The inside track: Donegal vs Antrim
Published 21/06/2014 | 11:00
Gaelic Games correspondent Declan Bogue tackles all the battles in the big game both on and off the field.
Kevin Niblock v Karl Lacey
In his assessments of Antrim, Donegal manager Jim McGuinness has reserved special mention for the creative talents of Kevin Niblock, who scored 1-2 from play in the first round.
While the Antrim attack withdrew to the midfield sector, their next step was to get the ball to Niblock in an advanced position and his deliveries to Brian Neeson were the most dangerous attacking ploy against Fermanagh.
Donegal will not be anywhere near as tactically naive as Fermanagh and will keep a defensive shell in situ at all times, while Karl Lacey will look to keep Niblock on the back foot. Two years ago, Lacey was placed on Paddy Bradley and was the breakout man from defence, keeping Bradley scrambling in perpetual motion throughout that game.
They will look to do the same here and with Lacey always an attacking and scoring threat while further forward, they could get something out of this ploy.
Ricky Johnston v Michael Murphy
In the 32nd minute of the first round game, Fermanagh's Ryan McCluskey won a free that he stabbed forward to Eoin Donnelly.
He drilled a diagonal ball across the face of the goal. Unsure of himself under the high ball, Antrim goalkeeper Patrick Flood remained on his line while Sean Quigley nudged Ricky Johnston off balance before fisting the ball to the net.
Quigley does not have the athleticism of Michael Murphy, who should be sent to the Antrim square for a significant spell of the first half in order to put the Saffrons under instant pressure.
It is said that Johnston held Murphy scoreless from play in 2011, but it needs to be borne in mind that Murphy played very far from goal that day.
If Donegal unleash an early aerial assault, especially with Colm McFadden and Patrick McBrearty feasting on the breaks, then this game could be wrapped up early.
Michael McCann v Rory Kavanagh
With Antrim pushing up on Fermanagh sweepers for Christopher Snow's kickouts, he was forced to go straight down the middle and let his midfielders fight for possession. What that resulted in was almost domination for McCann, with six clean catches from restarts.
Donegal make it a whole lot harder for teams to break even at midfield, with their half-forward and midfield lines all heading off in different, pre-rehearsed runs to create the space for Paul Durcan to loft balls into space for the likes of Michael Murphy and Rory Kavanagh to run onto.
If they do need to go for height, they isolate Neil Gallagher on a smaller opponent.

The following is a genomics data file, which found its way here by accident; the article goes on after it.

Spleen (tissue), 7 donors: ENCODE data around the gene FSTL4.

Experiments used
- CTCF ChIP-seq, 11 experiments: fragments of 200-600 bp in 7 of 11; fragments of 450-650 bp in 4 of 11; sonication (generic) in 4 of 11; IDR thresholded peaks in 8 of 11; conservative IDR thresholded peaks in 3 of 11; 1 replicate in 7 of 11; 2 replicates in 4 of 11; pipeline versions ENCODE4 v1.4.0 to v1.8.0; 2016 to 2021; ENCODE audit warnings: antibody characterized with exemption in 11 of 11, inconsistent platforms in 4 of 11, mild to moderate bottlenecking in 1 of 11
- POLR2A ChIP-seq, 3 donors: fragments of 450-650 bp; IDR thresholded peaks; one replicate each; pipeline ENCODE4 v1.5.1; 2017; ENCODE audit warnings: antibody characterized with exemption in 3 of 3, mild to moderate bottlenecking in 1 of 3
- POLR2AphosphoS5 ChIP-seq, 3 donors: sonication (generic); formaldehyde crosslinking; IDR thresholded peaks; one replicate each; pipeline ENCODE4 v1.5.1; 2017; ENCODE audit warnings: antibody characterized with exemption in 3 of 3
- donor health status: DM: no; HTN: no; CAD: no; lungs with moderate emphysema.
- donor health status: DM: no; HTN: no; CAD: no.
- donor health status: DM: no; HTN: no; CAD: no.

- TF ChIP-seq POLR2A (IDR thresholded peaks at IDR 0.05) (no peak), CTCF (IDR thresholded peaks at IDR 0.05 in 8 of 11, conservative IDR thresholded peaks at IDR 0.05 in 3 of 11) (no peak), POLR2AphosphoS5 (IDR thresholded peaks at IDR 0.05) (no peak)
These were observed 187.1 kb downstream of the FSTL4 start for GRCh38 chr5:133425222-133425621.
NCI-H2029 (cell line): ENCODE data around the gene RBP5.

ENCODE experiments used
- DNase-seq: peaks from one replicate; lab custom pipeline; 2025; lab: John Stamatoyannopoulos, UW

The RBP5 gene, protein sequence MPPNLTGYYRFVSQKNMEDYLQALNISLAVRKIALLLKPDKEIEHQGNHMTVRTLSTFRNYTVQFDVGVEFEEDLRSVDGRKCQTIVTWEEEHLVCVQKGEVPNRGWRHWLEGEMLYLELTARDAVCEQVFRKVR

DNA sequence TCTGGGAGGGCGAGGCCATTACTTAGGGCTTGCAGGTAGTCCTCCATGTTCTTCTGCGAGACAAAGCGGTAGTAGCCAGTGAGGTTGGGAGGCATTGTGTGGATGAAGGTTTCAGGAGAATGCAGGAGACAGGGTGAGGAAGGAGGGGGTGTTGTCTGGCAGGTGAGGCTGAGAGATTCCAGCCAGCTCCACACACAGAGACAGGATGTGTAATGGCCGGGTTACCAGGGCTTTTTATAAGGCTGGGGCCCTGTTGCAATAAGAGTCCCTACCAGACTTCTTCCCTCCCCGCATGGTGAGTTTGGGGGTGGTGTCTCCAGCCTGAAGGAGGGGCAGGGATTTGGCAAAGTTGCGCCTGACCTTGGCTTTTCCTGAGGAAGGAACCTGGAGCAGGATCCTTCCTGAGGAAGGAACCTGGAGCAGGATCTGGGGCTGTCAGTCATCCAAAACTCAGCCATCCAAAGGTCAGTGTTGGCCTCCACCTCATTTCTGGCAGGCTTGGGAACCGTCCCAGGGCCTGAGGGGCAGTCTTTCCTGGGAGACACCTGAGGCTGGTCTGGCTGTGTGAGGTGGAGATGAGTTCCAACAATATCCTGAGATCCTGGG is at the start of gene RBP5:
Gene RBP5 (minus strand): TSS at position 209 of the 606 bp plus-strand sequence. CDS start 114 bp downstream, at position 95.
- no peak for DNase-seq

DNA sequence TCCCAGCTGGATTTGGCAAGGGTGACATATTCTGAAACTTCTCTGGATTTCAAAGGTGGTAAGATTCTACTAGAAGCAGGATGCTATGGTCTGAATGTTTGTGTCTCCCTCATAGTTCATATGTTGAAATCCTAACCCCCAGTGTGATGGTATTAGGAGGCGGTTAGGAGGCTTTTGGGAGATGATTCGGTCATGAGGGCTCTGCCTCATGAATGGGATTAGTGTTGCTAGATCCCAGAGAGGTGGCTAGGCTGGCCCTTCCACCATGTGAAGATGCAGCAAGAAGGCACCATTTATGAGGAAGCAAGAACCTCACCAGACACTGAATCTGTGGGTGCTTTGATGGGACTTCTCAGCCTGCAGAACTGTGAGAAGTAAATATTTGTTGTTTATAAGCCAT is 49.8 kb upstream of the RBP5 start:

Kavanagh is a mirror image of McCann, in that he is mobile, good in the air and can take his score. He was injured for the first game but reports coming out of Donegal suggest he will start tomorrow.
The game must be won without getting too concerned over the aesthetics of getting there.
Antrim have named the same team that started against Fermanagh and in that line-up many believed they were pulling a fast one, with Paddy Flood and Paul McCann named — neither of whom had played for Antrim seniors before.
Lo and behold, both men started. Ricky Johnston held Michael Murphy scoreless from play in 2011, so that match-up is a given. Colm McFadden is in the middle of a sticky patch and Niall Delargy will go on him. Kevin O'Boyle has the speed to track Paddy McBrearty.
It seems likely that Niall McKeever will move from midfield to take up full-forward, as a big man alongside Brian Neeson. The likes of Conor Murray and Paul McCann will help out around the middle, hoping to open up space for Neeson.
Donegal will not permit that to happen, so Antrim will need a change of approach up their sleeve and will hope to use their pace to find any weak spots in defence.
Seek to soften the opposition up by loading their defence and sapping the energy of runners with physical challenges.
In the strictest sense of the law, a lot of how they tackle is outside the laws with numerous grapples and grabs around the waist, but referees are reluctant to blow for these.
When they break, they do so with devastating speed and cause overlaps by running in clumps, always having a man off either shoulder.
In defence, Karl Lacey will be sent to track Kevin Niblock and Paddy McGrath will be on Brian Neeson. Frank McGlynn will start at wing-forward and drop back into defence, but when they gain possession, he and Anthony Thompson are expert at converting defence into attack with their energy.
Eamonn McGee has the physicality to pick up Niall McKeever on the edge of the square, while up the other end of the field, Jim McGuinness will have noticed Antrim's inability to deal with the high ball and will leave Michael Murphy close to their goal.
The game in numbers...
Antrim conceded three goals against Fermanagh. Do the same here, and it will most certainly be lights out early on for Liam Bradley’s men. The Saffrons have found their own scoring touch but they have to balance that with shoring up things at the back.